In Canadian English, the term college usually refers to a technical, trades, college of applied arts or applied technology, or an applied science school. These are post-secondary institutions granting apprenticeships, certificates, diplomas, and associate's degrees.
In English Canada, the term "college" is usually used to refer to trade and technical schools that offer specialized professional or vocational education in specific employment fields. They include vocational colleges, career colleges, community colleges, institutes of technology or science, technical schools, colleges of applied arts or applied technology, and in Quebec through collèges d’enseignement général et professionnel.
There is a distinction between "college" and "university" in Canada. In conversation, one specifically would say either "They are going to university" (i.e., studying for a four-year degree at a university) or "They are going to college" (suggesting a vocational school). In American English, (and in formal British English as well) the word college is especially used for what Canadians would call the undergraduate level of a university, but in popular use it refers to all post secondary studies. Canadians, on the other hand, use the word university for undergraduate and graduate post-secondary studies exclusively.
In Ontario and Alberta, and formerly in British Columbia, there are also institutions which are designated university colleges, as they only grant under-graduate degrees. This is to differentiate between universities, which have both undergraduate and graduate programs and those that do not.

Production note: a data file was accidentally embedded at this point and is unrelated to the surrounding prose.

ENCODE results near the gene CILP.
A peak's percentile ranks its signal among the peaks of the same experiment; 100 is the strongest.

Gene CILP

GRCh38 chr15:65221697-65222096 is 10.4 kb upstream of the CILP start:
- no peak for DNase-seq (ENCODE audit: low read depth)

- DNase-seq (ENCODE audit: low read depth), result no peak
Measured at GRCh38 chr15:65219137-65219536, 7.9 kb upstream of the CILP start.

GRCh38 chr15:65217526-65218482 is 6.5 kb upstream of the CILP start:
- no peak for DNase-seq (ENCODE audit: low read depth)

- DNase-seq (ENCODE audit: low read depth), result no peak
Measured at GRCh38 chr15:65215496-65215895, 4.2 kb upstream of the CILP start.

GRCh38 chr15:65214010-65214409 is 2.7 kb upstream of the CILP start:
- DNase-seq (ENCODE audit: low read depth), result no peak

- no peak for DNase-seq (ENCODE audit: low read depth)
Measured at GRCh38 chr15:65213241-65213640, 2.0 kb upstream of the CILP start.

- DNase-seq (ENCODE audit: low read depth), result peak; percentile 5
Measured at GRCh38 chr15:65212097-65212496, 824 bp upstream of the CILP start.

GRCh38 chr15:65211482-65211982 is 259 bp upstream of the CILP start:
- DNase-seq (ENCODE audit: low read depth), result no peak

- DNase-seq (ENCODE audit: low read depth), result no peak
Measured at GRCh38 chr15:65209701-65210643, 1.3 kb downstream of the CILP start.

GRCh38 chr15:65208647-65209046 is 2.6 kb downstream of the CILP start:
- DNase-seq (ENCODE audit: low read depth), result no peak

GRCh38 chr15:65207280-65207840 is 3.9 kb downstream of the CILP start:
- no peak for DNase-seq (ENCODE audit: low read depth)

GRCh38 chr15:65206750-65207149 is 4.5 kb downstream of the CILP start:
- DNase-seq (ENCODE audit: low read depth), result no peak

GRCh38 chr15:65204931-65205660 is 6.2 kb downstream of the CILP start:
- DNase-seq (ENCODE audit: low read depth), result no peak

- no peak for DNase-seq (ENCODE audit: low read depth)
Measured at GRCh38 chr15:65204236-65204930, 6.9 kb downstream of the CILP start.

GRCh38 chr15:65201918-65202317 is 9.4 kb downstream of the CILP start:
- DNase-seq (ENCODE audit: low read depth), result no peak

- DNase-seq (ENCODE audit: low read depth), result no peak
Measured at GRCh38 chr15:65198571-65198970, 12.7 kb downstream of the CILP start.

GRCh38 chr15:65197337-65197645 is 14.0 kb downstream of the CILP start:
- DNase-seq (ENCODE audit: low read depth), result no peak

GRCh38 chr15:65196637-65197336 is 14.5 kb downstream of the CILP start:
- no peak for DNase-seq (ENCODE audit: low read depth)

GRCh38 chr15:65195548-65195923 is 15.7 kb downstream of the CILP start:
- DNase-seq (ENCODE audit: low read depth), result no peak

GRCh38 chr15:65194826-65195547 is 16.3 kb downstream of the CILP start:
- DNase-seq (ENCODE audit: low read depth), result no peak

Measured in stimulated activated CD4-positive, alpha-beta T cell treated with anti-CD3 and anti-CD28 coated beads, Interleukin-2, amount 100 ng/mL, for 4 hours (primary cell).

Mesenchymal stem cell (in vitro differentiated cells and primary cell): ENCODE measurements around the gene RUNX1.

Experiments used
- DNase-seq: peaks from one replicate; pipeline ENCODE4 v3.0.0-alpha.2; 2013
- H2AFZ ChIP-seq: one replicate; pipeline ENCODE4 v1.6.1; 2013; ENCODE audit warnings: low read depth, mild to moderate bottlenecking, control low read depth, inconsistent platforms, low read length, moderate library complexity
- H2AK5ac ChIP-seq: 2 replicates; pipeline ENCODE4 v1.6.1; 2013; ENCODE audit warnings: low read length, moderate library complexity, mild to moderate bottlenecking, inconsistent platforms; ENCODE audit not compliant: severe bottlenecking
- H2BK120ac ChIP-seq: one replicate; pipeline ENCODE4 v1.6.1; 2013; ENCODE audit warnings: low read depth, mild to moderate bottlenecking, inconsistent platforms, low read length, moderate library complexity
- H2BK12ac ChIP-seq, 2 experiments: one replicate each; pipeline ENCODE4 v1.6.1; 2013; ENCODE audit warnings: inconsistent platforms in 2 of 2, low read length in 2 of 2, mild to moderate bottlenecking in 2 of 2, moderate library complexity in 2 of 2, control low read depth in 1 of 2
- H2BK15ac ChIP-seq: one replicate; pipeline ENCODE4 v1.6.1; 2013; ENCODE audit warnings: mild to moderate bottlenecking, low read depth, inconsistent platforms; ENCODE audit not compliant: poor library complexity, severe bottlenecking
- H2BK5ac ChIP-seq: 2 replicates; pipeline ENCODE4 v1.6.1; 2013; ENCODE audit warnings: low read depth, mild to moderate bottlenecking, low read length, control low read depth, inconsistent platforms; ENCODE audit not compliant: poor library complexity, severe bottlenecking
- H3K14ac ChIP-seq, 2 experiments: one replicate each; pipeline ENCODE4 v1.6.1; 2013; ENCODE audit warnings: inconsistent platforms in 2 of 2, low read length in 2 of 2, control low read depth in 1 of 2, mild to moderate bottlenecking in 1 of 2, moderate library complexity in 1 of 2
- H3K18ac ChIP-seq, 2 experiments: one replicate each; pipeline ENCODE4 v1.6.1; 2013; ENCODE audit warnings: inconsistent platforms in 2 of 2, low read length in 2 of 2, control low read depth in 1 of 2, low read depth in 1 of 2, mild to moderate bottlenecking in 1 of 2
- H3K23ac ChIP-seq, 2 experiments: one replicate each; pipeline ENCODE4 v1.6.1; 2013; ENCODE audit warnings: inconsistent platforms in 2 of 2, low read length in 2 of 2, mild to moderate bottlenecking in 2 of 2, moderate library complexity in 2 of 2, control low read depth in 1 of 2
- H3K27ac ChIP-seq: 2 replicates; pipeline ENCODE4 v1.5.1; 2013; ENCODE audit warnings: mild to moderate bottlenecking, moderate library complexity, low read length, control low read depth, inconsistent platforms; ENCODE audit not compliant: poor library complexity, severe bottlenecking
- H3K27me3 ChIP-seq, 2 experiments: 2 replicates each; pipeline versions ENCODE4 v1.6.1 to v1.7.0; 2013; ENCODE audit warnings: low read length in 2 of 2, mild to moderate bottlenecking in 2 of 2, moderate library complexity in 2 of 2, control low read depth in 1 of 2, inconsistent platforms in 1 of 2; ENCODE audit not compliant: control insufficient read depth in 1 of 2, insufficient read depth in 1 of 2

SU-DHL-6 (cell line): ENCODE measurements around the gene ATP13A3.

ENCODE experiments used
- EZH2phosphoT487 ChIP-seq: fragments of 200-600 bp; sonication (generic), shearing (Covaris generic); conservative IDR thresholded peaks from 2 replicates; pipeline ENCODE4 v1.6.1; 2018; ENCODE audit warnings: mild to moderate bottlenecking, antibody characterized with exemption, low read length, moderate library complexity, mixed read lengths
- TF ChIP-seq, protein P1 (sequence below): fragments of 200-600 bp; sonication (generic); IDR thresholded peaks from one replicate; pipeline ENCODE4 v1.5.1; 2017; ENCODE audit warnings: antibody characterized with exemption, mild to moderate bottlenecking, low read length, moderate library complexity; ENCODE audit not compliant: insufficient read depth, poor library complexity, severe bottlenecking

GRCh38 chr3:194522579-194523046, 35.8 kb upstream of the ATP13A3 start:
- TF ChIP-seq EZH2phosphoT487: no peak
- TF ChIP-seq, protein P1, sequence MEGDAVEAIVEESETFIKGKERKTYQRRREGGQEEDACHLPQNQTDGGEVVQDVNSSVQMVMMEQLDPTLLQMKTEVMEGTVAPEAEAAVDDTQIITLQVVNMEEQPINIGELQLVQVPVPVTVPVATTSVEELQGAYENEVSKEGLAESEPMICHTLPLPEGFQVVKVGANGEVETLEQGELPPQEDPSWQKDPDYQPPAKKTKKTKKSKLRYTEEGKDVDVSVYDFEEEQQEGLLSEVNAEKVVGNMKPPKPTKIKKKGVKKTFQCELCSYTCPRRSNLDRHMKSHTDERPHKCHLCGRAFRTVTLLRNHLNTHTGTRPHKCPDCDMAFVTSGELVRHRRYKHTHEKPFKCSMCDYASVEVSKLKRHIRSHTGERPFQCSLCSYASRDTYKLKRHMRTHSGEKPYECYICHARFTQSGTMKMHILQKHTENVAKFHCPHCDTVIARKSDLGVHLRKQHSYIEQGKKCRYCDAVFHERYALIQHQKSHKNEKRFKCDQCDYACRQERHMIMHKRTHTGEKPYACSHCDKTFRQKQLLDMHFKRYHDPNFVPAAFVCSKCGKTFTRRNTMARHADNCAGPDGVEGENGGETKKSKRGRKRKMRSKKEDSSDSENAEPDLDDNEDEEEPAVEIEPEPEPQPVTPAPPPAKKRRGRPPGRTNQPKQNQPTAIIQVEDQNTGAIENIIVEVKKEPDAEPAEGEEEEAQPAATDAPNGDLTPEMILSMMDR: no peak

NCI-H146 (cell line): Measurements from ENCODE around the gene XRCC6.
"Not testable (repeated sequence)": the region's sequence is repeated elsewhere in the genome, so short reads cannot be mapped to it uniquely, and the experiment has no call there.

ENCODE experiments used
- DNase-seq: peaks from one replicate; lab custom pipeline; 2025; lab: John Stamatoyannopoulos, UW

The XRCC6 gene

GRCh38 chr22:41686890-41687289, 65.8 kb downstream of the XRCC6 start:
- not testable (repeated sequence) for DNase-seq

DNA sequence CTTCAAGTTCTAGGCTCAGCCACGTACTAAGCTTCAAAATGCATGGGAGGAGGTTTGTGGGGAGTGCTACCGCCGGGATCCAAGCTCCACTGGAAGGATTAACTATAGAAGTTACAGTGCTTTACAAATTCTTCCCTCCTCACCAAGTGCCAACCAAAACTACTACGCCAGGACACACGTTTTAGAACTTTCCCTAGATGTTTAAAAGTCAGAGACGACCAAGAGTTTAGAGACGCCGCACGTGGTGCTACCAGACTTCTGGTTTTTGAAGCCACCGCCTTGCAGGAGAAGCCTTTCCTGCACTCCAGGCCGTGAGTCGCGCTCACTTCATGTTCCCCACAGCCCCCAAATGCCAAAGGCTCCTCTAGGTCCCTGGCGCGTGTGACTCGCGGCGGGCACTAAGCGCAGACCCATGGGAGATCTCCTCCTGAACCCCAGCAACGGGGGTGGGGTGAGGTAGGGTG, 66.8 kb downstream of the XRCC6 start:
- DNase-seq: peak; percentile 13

In Quebec, mostly with speakers of Quebec English, the term "college" is seldom used for post secondary education. Instead the word "CEGEP" (// or //) has become the more common term. CEGEP is a loanword from the French acronym Cégep or CÉGEP (Collège d'enseignement général et professionnel), meaning "College of General and Vocational Education". A CEGEP is a public college in the Quebec education system, offering either a two-year diploma, which allows on to continue onto university (unless one applies as a 'mature' student, meaning 21 years of age or over, and out of the educational system for at least two years), or a three-year diploma in a variety of trades and technologies (e.g. nursing, mechanical engineering or computer science).
Institution within a university
The term college also applies to distinct entities that formally act as an affiliated institution of the university, formally referred to as federated college, or affiliated colleges. A university may also formally include several constituent colleges, forming a collegiate university. Examples of collegiate universities in Canada include Trent University, and the University of Toronto. These colleges act independently, but in affiliation or federation with the university that actually grants the degrees. For example, Trinity College was once an independent institution, but later became federated with the University of Toronto, and is now one of its residential colleges.
Occasionally, "college" may also refer to a subject specific faculty within a university that, and while academically distinct, do not operate in an autonomous manner as federated or affiliated. Examples of the word college used in this instance includes College of Education, College of Medicine, College of Dentistry, College of Biological Science, among others.
Private career colleges
The registration and accreditation of private career colleges are regulated by Private Career College Acts for each province. In British Columbia for example, the Private Career Training Institutions Agency (PCTIA) is responsible for the registration and accreditation of private career college in British Columbia under the Private Career Training Institutions Act (SBC 2003, Chapter 79), Regulations (BC Reg.466/2004), an bylaws.